Thallium(III) Perchlorate Hexahydrate

Tl(ClO4)3.6H2O

[15596-83-5]  · Cl3O12Tl  · Thallium(III) Perchlorate  · (MW 610.85)

(oxidizing agent; mild Lewis acid for alkene cyclization)

Physical Data: melts with decomposition.

Solubility: sol water.

Form Supplied in: colorless hygroscopic crystals; widely available. Drying: compound decomposes on heating.

Handling, Storage, and Precautions: all thallium compounds are extremely toxic to inhalation, skin contact, and ingestion. Toxicity is cumulative. Extreme caution should be used when handling these materials. All perchlorates are potentially explosive and appropriate care should be exercised. Use in a fume hood.

Oxidations.

Thallium perchlorate is an efficient oxidizing agent. It converts p-alkylphenols to the corresponding p-quinols in high yields.1 Oxidation of 5-hydroxyindan to 6-hydroxybicyclo[4.3.0]nona-1,4-dien-3-one can be achieved in 80% yield by a biphasic reaction using methylene chloride and aqueous thallium perchlorate solution at low temperatures (eq 1).

Alternatively, oxidation of p-alkylphenols using higher concentrations of perchloric acid at rt provides 2-substituted hydroquinones by a dienone-phenol rearrangement. The hydroquinones are further oxidized to substituted benzoquinones (eq 2).2

A selective and remote oxidation of estrone using thallium perchlorate has been reported (eq 3).3 Oxidation of estrone provides the 11-keto-p-quinol (1) as the major product, along with lesser amounts of (2). This is in contrast to oxidation with Thallium(III) Trifluoroacetate, where (2) is formed as the sole product.4

Enol ethers of alkyl aryl ketones are oxidized very selectively to 2-aryl alkanoates using thallium perchlorate (eq 4).5 Similar oxidations can also be achieved using other thallium(III) salts such as Thallium(III) Nitrate, Thallium(III) Sulfate, and Thallium(III) Acetate.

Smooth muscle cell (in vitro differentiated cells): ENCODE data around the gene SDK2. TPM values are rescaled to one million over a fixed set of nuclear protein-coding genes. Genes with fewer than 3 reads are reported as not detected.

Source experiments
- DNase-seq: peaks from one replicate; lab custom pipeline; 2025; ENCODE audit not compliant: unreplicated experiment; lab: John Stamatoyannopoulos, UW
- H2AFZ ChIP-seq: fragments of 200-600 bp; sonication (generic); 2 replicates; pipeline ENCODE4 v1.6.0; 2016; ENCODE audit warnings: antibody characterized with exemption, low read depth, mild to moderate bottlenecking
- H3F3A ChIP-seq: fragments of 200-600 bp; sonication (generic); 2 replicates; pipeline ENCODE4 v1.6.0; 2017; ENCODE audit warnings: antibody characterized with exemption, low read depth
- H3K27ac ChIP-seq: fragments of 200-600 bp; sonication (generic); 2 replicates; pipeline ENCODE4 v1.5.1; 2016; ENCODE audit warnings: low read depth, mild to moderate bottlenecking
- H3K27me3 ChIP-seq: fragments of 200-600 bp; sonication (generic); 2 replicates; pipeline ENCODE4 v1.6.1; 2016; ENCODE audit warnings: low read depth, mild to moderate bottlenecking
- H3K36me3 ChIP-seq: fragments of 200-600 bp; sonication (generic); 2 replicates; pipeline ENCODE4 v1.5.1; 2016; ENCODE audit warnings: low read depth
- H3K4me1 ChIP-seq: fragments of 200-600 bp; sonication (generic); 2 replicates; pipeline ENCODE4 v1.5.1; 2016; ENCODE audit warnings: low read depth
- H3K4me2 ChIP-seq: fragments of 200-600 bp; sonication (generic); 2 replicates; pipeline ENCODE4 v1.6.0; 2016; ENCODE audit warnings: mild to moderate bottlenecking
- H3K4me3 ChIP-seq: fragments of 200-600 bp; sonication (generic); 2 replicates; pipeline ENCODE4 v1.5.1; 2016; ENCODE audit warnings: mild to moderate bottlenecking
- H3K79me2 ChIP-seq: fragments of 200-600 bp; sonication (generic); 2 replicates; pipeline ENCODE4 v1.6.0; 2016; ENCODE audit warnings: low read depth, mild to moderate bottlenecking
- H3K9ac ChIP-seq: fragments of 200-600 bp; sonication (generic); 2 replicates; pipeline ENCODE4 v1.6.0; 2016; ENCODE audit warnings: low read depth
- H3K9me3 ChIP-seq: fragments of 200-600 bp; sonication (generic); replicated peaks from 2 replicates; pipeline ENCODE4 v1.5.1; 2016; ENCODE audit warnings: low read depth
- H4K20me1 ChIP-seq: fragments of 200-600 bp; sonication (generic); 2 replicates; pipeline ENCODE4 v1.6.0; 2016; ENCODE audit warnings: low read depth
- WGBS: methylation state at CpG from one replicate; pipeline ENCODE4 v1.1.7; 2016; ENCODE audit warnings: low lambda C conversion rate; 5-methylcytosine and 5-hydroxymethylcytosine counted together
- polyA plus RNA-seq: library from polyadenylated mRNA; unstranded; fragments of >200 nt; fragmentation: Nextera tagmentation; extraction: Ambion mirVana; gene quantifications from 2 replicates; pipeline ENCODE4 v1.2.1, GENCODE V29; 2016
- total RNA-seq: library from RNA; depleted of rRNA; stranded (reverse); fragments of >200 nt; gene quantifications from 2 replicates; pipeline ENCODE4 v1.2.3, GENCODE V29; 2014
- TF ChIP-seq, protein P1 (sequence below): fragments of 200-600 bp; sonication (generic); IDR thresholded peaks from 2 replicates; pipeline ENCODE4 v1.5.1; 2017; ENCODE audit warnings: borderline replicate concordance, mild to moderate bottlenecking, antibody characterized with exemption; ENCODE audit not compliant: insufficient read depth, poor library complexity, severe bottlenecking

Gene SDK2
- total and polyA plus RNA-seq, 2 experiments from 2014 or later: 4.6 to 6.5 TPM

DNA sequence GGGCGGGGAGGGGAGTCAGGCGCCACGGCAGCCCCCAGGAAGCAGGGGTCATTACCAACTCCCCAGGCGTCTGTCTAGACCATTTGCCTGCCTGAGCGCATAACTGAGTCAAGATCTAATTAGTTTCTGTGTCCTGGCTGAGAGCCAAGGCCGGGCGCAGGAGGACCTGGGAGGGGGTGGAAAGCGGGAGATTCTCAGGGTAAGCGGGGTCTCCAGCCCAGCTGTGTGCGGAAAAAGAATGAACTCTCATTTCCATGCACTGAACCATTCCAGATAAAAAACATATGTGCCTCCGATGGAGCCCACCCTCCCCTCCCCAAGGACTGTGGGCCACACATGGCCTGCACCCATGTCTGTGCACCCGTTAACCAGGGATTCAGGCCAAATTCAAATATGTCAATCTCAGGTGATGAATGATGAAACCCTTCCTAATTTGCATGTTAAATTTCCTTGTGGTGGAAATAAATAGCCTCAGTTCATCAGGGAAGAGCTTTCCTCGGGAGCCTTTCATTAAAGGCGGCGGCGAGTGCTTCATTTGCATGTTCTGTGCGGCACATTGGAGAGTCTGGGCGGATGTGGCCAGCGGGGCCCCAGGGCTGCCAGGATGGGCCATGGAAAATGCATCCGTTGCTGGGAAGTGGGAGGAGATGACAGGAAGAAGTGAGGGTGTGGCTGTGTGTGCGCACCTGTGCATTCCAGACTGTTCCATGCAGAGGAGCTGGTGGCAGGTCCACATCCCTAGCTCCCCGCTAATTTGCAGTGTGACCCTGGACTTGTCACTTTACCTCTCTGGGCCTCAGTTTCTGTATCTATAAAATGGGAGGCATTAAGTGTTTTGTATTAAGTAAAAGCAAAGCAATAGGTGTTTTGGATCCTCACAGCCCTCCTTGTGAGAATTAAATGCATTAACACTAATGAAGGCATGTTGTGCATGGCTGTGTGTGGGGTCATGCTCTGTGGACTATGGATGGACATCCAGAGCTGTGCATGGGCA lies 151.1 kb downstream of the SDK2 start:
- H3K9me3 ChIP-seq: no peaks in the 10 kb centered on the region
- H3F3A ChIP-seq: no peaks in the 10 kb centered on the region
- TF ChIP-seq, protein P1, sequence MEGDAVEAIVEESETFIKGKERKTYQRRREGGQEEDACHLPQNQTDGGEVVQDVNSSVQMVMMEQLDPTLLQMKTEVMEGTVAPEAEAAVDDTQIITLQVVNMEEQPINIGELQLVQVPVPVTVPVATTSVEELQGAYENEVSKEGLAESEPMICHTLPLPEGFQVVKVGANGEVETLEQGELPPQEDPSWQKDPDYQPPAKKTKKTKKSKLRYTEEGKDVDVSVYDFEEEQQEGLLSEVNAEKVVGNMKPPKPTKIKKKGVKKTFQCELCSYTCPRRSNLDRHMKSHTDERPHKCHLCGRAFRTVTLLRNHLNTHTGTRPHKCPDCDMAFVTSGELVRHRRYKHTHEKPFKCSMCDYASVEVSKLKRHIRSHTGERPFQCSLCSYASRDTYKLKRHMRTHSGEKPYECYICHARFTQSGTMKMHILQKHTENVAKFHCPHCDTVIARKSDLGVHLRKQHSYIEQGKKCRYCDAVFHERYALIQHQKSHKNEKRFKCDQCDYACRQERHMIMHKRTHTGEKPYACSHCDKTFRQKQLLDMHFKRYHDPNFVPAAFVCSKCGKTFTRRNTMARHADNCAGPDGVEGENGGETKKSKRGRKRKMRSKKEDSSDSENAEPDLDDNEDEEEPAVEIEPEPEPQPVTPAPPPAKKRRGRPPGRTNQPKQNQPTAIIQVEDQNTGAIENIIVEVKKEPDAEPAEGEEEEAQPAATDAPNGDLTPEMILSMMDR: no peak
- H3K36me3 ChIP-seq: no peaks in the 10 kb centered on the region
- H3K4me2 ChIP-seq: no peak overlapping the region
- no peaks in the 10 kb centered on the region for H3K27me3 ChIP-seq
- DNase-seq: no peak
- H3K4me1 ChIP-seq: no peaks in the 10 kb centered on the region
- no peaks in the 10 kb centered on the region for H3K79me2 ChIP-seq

Reactions with Alkenes.

Thallium perchlorate has been effectively used for ring-expansion of cyclic ketones.6 The sequence involves the formation of exocyclic alkenes from the ketone by a Wittig reaction, followed by oxidation using thallium perchlorate (eq 5). The ring expansion is most effective when the double bond is exocyclic to four- or five-membered rings.

Polyalkenes can cyclize on treatment with thallium perchlorate. For example, geraniol reacts with thallium perchlorate to provide three carbocyclic products (eq 6).7 The reaction is noteworthy since cyclization yields the five-membered carbocycle predominantly.

In contrast to its geometrical isomer geraniol, nerol reacts with thallium perchlorate to furnish two isomeric oxabicyclo[3.2.1]octanes and four diastereomeric dioxabicyclo[3.3.1]nonanes (eq 7).8

Citral also undergoes a similar cyclization on treatment with thallium perchlorate, yielding diastereomeric dioxabicyclo[3.2.1]octanes (eq 8).9


1. Yamada, Y.; Hosaka, K.; Sanjoh, H.; Suzuki, M. CC 1974, 661.
2. Yamada, Y.; Hosaka, K. S 1977, 53.
3. Yamada, Y.; Hosaka, K.; Sawahata, T.; Watanabe, Y.; Iguchi, K. TL 1977, 2675.
4. Coombs, M. M.; Jones, M. B. CI(L) 1972, 169.
5. Walker, J. A.; Pillai, M. D. TL 1977, 3707.
6. Farcasiu, D.; Schleyer, P. v. R.; Ledlie, D. B. JOC 1973, 38, 3455.
7. Yamada, Y.; Sanjoh, H.; Iguchi, K. CC 1976, 997.
8. Yamada, Y.; Sanjoh, H.; Iguchi, K. TL 1979, 1323.
9. Yamada, Y.; Sanjoh, H.; Iguchi, K. TL 1979, 423.

Mukund P. Sibi

North Dakota State University, Fargo, ND, USA



Copyright 1995-2000 by John Wiley & Sons, Ltd. All rights reserved.